Although some might hail it as such, in my opinion, in my opinion "The Naked Time" wasn't even one of the best episodes of the classic first two seasons of the Original Series anyway, but at least it had a couple of iconic moments, such as Mr. Sulu swashbuckling his way along the corridors. It seemed to have much more scope; "The Naked Now", on the other hand, mostly just feels like an excuse for the cast to "do funny", and it's hard to buy into this 'outlandish behaviour' from characters we've literally just met the previous week. And although the first episode after the Pilot is always a tough one to execute, I agree with a fellow reviewer that the sharp drop in quality from EAF is very noticeable.
This episode also does nothing to help the many who didn't like Wesley. Admittedly, his actions are affected by the virus, but even so, his brattish behaviour here won't win him any new fans, not to mention his first infamous example of "saving the ship". And then there's the convenient writing – at the start of the story, Wes shows off to Geordi his new voice replicator - ohh, I wonder how that will fit into the plot(!)
Although I didn't take a shine to Tasha until a few years later after first being subjected to- ...sorry, I mean, watching this episode, I suppose at the time I liked the sequence of Tasha sauntering along the corridors, making passes at crewmen; and then a bit later, there's that costume she's just about wearing (though I don't like the hairstyle). With that and Doctor Crusher getting all hot and bothered, at least there was something at least from this weak episode to interest me as a 12-year-old boy! (Sorry, just that just sound really sordid?!)
While I'm on the subject of female crew, I hate Troi's "severe" first season look, first seen here; they shoulda stuck with her appearance from EAF.
Handled the worst in this episode is Data. It feels totally wrong for him, an android, to be affected so severely by the virus, and while everyone has their own take on the famous scene between Tasha and himself, it really doesn't fit with the character that he's smiling. Come to think of it, if he's an android, just how does he-... what does-... actually, we probably don't need to go there!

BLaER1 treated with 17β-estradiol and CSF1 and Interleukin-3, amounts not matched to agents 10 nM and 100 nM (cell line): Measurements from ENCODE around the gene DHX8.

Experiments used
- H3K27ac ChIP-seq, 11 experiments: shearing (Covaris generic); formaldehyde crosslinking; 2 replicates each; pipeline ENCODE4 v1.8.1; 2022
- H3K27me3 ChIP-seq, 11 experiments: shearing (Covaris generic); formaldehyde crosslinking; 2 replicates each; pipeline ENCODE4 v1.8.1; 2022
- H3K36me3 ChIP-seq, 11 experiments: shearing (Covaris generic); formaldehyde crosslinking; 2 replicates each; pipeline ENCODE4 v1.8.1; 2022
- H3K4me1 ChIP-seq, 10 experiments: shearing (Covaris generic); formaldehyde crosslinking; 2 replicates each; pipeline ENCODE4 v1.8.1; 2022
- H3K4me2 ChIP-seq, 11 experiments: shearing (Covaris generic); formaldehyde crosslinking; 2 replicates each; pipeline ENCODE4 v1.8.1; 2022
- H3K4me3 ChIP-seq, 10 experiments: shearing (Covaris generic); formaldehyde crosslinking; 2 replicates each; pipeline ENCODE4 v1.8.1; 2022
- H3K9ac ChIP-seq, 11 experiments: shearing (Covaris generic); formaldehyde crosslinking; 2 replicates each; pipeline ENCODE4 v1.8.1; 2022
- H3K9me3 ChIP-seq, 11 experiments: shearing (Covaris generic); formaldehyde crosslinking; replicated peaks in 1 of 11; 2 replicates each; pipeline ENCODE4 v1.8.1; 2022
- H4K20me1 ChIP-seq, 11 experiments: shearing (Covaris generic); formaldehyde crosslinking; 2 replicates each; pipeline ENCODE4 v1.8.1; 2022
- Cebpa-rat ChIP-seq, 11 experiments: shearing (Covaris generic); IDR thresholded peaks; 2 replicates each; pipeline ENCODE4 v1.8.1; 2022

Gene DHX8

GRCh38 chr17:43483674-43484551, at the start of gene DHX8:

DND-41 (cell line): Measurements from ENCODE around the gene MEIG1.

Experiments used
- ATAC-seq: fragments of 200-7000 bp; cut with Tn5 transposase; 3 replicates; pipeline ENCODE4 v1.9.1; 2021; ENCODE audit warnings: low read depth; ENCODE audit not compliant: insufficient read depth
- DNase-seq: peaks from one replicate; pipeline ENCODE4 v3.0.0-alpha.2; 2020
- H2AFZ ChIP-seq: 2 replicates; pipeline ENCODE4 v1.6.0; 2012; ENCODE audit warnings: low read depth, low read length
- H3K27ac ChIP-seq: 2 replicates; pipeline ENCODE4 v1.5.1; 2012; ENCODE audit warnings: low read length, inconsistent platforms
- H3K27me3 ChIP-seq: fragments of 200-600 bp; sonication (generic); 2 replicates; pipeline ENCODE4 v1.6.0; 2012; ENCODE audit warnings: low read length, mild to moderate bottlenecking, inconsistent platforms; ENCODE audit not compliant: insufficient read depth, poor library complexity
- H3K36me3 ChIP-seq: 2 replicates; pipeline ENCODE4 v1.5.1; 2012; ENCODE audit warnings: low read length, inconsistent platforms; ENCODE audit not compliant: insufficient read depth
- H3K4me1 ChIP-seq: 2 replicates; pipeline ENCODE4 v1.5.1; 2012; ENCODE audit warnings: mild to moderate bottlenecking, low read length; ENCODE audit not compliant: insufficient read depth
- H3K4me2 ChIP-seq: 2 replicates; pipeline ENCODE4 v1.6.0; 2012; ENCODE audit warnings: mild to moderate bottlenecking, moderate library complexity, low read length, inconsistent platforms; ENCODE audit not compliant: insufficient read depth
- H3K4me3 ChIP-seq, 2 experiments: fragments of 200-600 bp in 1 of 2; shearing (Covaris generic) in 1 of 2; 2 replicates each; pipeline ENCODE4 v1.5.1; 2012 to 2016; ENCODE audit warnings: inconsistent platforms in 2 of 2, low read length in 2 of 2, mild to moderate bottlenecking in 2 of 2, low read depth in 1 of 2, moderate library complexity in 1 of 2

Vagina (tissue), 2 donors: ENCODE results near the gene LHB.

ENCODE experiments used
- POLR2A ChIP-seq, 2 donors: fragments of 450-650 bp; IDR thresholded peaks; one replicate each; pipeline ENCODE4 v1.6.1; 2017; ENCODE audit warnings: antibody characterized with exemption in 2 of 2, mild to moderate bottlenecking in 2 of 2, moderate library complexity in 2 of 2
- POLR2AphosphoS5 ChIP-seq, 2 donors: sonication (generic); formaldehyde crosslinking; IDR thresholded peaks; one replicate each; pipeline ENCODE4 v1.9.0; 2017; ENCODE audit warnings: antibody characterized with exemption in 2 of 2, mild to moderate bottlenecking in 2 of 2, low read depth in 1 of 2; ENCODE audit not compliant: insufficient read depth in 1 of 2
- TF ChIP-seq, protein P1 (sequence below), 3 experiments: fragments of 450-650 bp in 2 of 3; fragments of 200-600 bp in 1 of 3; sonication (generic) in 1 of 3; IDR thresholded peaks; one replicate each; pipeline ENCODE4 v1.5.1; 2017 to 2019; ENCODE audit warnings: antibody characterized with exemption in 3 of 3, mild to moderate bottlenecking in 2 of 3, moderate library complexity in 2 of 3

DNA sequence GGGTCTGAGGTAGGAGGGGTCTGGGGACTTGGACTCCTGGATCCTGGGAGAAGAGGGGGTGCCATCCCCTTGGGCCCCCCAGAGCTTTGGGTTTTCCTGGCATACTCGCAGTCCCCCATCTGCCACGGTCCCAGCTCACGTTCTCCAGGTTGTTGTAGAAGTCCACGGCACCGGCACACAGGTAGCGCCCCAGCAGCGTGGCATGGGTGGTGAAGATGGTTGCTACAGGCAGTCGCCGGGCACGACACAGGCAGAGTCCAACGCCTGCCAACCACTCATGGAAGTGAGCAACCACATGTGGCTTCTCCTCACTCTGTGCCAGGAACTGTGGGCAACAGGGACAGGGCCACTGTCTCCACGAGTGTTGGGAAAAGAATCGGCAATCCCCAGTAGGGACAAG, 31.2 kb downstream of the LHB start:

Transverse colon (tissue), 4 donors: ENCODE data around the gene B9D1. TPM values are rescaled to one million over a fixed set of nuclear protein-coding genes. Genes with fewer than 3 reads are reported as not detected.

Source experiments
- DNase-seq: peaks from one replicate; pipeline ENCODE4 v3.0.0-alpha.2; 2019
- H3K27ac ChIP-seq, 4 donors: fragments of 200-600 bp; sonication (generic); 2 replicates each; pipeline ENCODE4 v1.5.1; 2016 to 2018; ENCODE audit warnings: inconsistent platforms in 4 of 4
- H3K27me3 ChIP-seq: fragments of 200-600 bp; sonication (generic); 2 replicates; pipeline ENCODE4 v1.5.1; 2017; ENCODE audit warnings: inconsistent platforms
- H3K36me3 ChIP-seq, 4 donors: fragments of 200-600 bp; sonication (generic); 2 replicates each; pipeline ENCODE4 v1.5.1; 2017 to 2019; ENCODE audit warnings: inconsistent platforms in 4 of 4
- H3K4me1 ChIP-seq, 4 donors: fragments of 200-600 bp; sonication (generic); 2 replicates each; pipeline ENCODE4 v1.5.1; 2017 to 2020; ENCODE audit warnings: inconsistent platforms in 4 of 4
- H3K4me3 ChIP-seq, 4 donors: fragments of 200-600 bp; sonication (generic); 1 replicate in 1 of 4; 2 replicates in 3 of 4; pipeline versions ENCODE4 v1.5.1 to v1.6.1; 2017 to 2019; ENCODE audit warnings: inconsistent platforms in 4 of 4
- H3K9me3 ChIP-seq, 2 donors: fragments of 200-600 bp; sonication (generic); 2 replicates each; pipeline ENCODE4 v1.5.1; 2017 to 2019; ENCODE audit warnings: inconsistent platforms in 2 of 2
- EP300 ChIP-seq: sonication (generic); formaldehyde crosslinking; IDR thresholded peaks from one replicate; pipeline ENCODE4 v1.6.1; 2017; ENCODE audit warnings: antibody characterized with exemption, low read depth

To heavily paraphrase, the writer / producers original intent for this episode was "for the cast / crew to let their hair down after EAF, and to show a different, lighter side of themselves to the viewer". But it backfires.
If they did feel such strong need to re-work "The Naked Time" for TNG, they should have done it later in the series, where we were much more familiar with the characters, and tackled it as a direct spoof. As a first regular episode after the Pilot, it is badly misjudged; in my opinion, this first regular hour-long episode should have been planet-based. As much as I feel it was an over-used concept in TNG and spin-offs, they don't even feature the Holodeck in this one to break things up a little.
On first ever viewing, "The Naked Now" might at least hold some initial mystery before realisation that it is a direct remake of "The Naked Time" fully sets in. But for re-viewing, there is very little that is fun to go back and visit with this one. Although I haven't seen some of the episodes for a few years, I think I probably rank this as one of the weakest, most misjudged episodes of TNG. To any new viewers who were still trying to make up their minds about the new show and the new crew, this one did TNG no favours.moreless
The Enterprise crew is infected with a disease that has an effect like alcohol.
It's easy to question the decision of remaking an original Star Trek episode ("The Naked Time")… especially when it's done right at the beginning of the spinoff series! But this one isn't a bad little first season offering. Wheaton (Wesley) and Spiner (Data) are fantastic, and you can tell they're already getting a handle on their alter egos. The script is tight and gives all the characters a chance to let us learn a little more about them. It also has a sense of humor that "The Naked Time" lacks. That said, I'm not quite sure why Roddenberry didn't try for a similar episode with a different catalyst – to separate it from the original series.moreless
This is one hilarious episode guaranteed to have you laughing you head off. The “Enterprise” is sent to confirm strange occurrences on the “U.S.S. Tsiolkovsky”. When the “Enterprise” arrives there is no sign of life on the “Tsiolkovsky".
This is one hilarious episode guaranteed to have you laughing you head off. The "Enterprise" is sent to confirm strange occurrences on the "U.S.S. Tsiolkovsky". When the "Enterprise" arrives there is no sign of life on the "Tsiolkovsky". An away team investigates the problem on the "Tsiolkovsky" They find nothing and beam back aboard the "Enterprise". Geordi starts showing signs of some intoxicating effect. He unknowingly spreads it to Lt. Yar. Lt Yar become seductive to Data. Data then is intoxicated. Will the crew be able to leave the star that is on verge of collapsing?moreless
everyone on the starship Enterprise gets a virus that makes them seem Drunk including Data.
this was great i thought it was funny just seeing Data drunk especially after he was talking to the captain then the captain left and Data stands there for a second or two then fall flat on the ground that was so funny i couldn't help but laugh! ha ha
The good, the bad, the goofy!
This episode is a lot more fun to watch years later after you have seen the characters develop. When it first aired we only had two other episodes to contrast the outrages behavior of the crew with.
It starts off quite intriguing but its almost a carbon copy of the original Star Trek episode its based on after that. To this day I find myself wondering how Data was affected emotionally. He is virtually immune to all of such effects after this episode. But it was extremely funny to see him refer to this episode in the First Contact movie as the last time he had made love.
4-Word Highlight of the episode: Acting Captain Wesley Crusher